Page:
Flash Memory: Here's How It Works
Size comparison: CF and SD are a little too bulky for small mobile devices.
The benefits of flash memory - or, more precisely, Flash-EEPROMs (Electrically Erasable Programmable Read-Only Memory) - are easy to enumerate. They provide a shock insensitive, non-volatile form of data storage that maintains its contents when powered off. Its energy requirements are miniscule, and its memory chips are small, light, and relatively inexpensive.
Although flash memory can be used like static RAM (SRAM), writing to such stores is trickier: that's because addressing and access are more complicated, and erasing memory contents doesn't work byte-wise. That explains why writing to flash memory is always much slower than reading its contents.
An often untold story about flash memory is the limited number of write cycles it tolerates. That's because electrical charges provide permanent retention of transistor states. These charges are isolated by oxide layers, which help maintain consistent state, but also dissipate over time. Semiconductor makers claim as many as 100,000 write cycles for flash memory, but a little skepticism is probably well-advised.
One can also distinguish between NOR and NAND types of flash memory, which refers to how these memory cells actually work. NOR flash is linearly addressable using a conventional processor, and thus also works for delivering executable code. But it's also slower than NAND, and requires more energy to read and write, explaining why it's used primarily for burning and accessing programs in firmware.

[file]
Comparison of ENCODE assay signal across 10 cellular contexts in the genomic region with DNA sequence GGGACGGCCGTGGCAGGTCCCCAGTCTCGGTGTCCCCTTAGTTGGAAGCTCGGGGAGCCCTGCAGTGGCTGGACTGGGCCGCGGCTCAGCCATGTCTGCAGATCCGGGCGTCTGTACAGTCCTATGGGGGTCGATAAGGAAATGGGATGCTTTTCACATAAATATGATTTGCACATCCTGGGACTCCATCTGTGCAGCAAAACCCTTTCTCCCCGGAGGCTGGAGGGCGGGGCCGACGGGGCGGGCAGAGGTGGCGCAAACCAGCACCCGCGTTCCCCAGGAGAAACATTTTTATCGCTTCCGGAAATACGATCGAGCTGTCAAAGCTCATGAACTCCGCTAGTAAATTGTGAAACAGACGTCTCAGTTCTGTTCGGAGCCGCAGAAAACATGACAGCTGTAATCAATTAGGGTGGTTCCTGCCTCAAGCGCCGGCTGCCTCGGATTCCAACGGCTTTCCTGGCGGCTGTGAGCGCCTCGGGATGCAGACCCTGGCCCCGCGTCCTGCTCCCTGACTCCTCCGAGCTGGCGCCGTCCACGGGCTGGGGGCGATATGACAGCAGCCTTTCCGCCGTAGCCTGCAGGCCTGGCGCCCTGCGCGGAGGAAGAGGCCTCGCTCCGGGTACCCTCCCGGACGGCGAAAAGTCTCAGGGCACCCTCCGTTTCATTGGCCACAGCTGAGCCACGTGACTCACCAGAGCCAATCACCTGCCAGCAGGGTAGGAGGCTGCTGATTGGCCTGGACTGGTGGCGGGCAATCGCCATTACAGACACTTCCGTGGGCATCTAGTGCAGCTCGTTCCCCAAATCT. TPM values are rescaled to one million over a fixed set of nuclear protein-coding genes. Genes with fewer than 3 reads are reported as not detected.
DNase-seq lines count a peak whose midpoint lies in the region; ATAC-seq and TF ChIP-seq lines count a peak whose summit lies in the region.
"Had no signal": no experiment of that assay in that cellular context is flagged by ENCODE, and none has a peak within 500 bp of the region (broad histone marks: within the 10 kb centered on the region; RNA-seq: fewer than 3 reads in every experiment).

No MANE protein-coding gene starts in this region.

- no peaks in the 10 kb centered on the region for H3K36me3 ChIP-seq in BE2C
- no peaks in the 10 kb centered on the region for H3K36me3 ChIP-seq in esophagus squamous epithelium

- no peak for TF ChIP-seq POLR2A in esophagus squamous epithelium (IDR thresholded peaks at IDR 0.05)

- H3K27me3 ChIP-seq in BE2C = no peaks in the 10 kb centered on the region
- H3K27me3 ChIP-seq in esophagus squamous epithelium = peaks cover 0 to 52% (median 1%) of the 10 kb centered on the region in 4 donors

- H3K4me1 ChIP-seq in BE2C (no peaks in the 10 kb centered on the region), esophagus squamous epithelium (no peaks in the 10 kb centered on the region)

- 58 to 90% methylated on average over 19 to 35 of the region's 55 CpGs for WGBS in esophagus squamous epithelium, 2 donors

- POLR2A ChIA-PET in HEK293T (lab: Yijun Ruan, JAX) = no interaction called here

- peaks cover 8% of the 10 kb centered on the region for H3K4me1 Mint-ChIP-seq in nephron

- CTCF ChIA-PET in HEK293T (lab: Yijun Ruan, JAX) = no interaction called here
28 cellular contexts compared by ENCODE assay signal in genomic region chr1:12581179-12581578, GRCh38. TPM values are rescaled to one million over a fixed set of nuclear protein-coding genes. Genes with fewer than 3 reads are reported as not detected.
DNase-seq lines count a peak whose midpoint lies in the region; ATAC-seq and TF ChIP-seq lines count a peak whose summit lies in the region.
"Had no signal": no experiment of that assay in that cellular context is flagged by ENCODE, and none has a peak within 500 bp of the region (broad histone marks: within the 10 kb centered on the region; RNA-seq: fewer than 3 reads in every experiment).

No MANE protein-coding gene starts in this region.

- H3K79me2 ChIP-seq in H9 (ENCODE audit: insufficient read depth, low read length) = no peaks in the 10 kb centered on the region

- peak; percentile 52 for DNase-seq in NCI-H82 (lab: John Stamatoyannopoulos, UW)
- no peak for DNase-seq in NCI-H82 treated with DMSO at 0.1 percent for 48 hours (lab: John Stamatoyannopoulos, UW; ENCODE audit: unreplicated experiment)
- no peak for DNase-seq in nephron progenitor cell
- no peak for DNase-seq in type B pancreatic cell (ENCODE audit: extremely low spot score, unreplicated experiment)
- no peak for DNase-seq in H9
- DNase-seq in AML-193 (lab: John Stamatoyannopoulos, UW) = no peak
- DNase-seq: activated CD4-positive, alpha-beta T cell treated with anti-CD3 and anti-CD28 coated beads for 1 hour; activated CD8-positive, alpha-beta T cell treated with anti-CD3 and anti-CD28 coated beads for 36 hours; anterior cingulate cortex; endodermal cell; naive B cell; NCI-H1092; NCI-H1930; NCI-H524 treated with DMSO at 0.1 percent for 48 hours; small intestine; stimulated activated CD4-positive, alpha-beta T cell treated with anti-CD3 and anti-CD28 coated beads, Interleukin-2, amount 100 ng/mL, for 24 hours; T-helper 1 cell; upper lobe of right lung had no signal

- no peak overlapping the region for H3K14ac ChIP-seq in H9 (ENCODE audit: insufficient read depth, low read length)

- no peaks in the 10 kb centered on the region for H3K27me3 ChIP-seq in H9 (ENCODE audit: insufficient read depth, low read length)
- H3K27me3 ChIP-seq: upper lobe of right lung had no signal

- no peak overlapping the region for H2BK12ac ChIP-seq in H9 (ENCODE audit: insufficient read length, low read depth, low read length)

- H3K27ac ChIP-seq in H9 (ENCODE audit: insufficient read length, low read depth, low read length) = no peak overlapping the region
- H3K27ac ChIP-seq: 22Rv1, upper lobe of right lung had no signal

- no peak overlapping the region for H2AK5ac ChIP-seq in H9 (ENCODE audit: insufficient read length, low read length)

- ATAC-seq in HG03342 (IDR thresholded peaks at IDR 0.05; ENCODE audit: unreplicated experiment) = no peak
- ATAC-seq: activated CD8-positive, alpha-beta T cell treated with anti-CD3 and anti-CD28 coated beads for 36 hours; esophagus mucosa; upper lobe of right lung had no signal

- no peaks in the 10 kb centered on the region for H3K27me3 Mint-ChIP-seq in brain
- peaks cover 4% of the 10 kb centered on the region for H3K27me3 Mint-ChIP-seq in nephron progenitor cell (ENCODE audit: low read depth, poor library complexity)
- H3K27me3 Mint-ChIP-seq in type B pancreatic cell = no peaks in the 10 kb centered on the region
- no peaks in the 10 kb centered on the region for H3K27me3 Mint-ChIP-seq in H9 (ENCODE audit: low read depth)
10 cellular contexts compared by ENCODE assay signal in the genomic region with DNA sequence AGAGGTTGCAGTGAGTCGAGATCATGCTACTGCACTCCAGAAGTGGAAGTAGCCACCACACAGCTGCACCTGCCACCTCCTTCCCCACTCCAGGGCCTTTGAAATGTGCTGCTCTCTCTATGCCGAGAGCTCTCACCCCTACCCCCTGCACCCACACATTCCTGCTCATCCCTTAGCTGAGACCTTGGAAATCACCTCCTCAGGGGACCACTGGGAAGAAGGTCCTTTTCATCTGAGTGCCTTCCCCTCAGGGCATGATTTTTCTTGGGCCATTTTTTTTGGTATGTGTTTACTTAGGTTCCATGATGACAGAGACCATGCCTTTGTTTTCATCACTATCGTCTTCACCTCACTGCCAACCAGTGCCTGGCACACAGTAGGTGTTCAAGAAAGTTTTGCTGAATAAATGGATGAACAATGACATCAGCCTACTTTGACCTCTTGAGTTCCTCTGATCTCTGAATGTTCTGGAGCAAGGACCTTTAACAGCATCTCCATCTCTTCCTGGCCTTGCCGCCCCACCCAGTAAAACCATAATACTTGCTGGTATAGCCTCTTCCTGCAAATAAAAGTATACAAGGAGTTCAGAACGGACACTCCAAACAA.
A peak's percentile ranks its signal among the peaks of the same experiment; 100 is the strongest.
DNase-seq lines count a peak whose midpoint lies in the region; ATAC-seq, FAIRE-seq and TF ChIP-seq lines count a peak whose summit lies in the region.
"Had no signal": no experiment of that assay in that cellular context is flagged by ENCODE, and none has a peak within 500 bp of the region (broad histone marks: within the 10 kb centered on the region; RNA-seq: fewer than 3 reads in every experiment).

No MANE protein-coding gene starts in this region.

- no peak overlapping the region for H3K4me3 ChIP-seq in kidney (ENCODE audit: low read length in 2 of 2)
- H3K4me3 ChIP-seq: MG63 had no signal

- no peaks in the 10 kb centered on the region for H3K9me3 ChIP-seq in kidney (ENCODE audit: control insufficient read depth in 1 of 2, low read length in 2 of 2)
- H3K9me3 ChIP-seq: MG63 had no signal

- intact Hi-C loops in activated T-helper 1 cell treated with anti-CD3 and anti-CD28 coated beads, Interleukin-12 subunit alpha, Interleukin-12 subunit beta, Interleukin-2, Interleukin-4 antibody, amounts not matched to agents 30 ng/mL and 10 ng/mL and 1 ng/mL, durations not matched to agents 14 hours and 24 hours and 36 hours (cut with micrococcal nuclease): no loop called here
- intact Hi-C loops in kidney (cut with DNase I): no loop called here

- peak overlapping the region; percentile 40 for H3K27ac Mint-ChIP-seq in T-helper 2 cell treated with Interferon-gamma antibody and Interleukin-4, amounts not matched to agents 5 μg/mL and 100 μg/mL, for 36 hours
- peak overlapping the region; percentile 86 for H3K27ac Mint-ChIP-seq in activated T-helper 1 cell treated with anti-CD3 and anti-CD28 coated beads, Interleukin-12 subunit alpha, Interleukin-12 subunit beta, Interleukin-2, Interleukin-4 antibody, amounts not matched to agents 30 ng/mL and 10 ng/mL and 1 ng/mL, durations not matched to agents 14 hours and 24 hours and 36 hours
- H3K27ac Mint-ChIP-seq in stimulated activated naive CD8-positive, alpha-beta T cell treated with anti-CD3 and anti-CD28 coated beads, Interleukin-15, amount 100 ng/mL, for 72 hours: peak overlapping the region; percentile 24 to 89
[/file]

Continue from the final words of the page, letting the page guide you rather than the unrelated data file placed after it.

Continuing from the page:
All the memory devices we cover in this article use NAND flash. It offers faster performance, consumes less power, scales well - which explains how 4 and 8 GB products are possible - and works from a command-based bus interface. But memory controller overhead is higher and more complex, and conventional processors require translation routines to mediate, enabling them to read from and write to NAND flash memory.
NAND flash may be further distinguished between Multi-Level-Cell and Single-Level-Cell architectures (MLC, SLC). This notion of level is logical rather than physical. A single MLC cell offers two bits and thus four possible states to store data: erased (empty), one third, two thirds, and fully programmed. This leads to performance consequences compared to SLC, which offers only one bit and two states for each memory cell. SLC is simpler, faster, and also saves energy. Also, the higher energy consumption involved in handling bits pairwise leads to quicker dissipation of the oxide layers between individual memory cells. That's why MLC is rated only for a maximum of 10,000 write cycles.
Implementing SLC logic is more complex, which makes such chips more expensive. Because of its noticeably higher performance and longevity, SLCs are conquering the market because of their noticably higher performance and longevity and certainly will continue to dominate.